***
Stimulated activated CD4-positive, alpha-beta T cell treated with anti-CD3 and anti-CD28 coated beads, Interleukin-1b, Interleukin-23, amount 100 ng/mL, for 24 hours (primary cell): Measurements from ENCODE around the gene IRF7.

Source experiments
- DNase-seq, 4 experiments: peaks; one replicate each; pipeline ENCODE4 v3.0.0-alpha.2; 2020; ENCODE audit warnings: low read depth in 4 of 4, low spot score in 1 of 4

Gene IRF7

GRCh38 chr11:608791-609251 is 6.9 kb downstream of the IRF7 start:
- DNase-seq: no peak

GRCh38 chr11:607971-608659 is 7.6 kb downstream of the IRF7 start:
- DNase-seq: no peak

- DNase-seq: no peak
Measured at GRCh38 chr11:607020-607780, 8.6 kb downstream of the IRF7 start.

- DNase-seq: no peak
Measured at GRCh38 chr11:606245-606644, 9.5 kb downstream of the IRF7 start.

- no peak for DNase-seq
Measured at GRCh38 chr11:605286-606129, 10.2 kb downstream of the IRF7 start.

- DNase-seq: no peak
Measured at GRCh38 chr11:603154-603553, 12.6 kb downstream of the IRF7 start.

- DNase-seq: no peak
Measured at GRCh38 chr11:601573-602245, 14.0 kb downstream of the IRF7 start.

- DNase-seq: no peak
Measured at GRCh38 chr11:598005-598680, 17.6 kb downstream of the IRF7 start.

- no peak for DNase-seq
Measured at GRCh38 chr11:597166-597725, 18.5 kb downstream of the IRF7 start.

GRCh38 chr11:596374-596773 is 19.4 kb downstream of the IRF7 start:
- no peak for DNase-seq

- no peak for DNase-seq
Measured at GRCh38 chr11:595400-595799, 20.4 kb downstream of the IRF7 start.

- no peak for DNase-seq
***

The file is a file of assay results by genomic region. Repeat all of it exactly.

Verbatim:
Stimulated activated CD4-positive, alpha-beta T cell treated with anti-CD3 and anti-CD28 coated beads, Interleukin-1b, Interleukin-23, amount 100 ng/mL, for 24 hours (primary cell): Measurements from ENCODE around the gene IRF7.

Source experiments
- DNase-seq, 4 experiments: peaks; one replicate each; pipeline ENCODE4 v3.0.0-alpha.2; 2020; ENCODE audit warnings: low read depth in 4 of 4, low spot score in 1 of 4

Gene IRF7

GRCh38 chr11:608791-609251 is 6.9 kb downstream of the IRF7 start:
- DNase-seq: no peak

GRCh38 chr11:607971-608659 is 7.6 kb downstream of the IRF7 start:
- DNase-seq: no peak

- DNase-seq: no peak
Measured at GRCh38 chr11:607020-607780, 8.6 kb downstream of the IRF7 start.

- DNase-seq: no peak
Measured at GRCh38 chr11:606245-606644, 9.5 kb downstream of the IRF7 start.

- no peak for DNase-seq
Measured at GRCh38 chr11:605286-606129, 10.2 kb downstream of the IRF7 start.

- DNase-seq: no peak
Measured at GRCh38 chr11:603154-603553, 12.6 kb downstream of the IRF7 start.

- DNase-seq: no peak
Measured at GRCh38 chr11:601573-602245, 14.0 kb downstream of the IRF7 start.

- DNase-seq: no peak
Measured at GRCh38 chr11:598005-598680, 17.6 kb downstream of the IRF7 start.

- no peak for DNase-seq
Measured at GRCh38 chr11:597166-597725, 18.5 kb downstream of the IRF7 start.

GRCh38 chr11:596374-596773 is 19.4 kb downstream of the IRF7 start:
- no peak for DNase-seq

- no peak for DNase-seq
Measured at GRCh38 chr11:595400-595799, 20.4 kb downstream of the IRF7 start.

- no peak for DNase-seq